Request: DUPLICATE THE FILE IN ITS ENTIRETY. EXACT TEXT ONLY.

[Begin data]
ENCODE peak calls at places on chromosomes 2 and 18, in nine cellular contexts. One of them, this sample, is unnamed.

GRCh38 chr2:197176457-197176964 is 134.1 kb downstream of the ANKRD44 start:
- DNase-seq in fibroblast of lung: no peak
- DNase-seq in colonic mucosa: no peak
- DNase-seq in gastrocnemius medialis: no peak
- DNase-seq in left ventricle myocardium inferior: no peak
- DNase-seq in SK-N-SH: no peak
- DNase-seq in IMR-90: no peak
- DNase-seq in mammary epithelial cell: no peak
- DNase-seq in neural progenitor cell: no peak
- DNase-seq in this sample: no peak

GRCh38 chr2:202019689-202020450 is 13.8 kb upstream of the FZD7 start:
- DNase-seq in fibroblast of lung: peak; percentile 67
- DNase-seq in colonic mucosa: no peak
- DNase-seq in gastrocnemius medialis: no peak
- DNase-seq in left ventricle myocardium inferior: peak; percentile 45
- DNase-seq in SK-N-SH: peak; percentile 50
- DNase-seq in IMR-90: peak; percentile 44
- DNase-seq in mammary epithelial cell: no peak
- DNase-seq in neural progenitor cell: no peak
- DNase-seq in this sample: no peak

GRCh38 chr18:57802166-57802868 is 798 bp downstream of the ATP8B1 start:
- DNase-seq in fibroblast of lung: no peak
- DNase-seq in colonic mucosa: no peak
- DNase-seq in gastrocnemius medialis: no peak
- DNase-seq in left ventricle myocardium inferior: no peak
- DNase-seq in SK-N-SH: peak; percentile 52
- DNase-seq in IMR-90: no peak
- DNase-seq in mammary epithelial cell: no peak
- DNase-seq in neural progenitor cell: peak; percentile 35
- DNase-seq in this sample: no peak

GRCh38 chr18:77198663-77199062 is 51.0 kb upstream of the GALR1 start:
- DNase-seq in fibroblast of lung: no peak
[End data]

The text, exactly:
ENCODE peak calls at places on chromosomes 2 and 18, in nine cellular contexts. One of them, this sample, is unnamed.

GRCh38 chr2:197176457-197176964 is 134.1 kb downstream of the ANKRD44 start:
- DNase-seq in fibroblast of lung: no peak
- DNase-seq in colonic mucosa: no peak
- DNase-seq in gastrocnemius medialis: no peak
- DNase-seq in left ventricle myocardium inferior: no peak
- DNase-seq in SK-N-SH: no peak
- DNase-seq in IMR-90: no peak
- DNase-seq in mammary epithelial cell: no peak
- DNase-seq in neural progenitor cell: no peak
- DNase-seq in this sample: no peak

GRCh38 chr2:202019689-202020450 is 13.8 kb upstream of the FZD7 start:
- DNase-seq in fibroblast of lung: peak; percentile 67
- DNase-seq in colonic mucosa: no peak
- DNase-seq in gastrocnemius medialis: no peak
- DNase-seq in left ventricle myocardium inferior: peak; percentile 45
- DNase-seq in SK-N-SH: peak; percentile 50
- DNase-seq in IMR-90: peak; percentile 44
- DNase-seq in mammary epithelial cell: no peak
- DNase-seq in neural progenitor cell: no peak
- DNase-seq in this sample: no peak

GRCh38 chr18:57802166-57802868 is 798 bp downstream of the ATP8B1 start:
- DNase-seq in fibroblast of lung: no peak
- DNase-seq in colonic mucosa: no peak
- DNase-seq in gastrocnemius medialis: no peak
- DNase-seq in left ventricle myocardium inferior: no peak
- DNase-seq in SK-N-SH: peak; percentile 52
- DNase-seq in IMR-90: no peak
- DNase-seq in mammary epithelial cell: no peak
- DNase-seq in neural progenitor cell: peak; percentile 35
- DNase-seq in this sample: no peak

GRCh38 chr18:77198663-77199062 is 51.0 kb upstream of the GALR1 start:
- DNase-seq in fibroblast of lung: no peak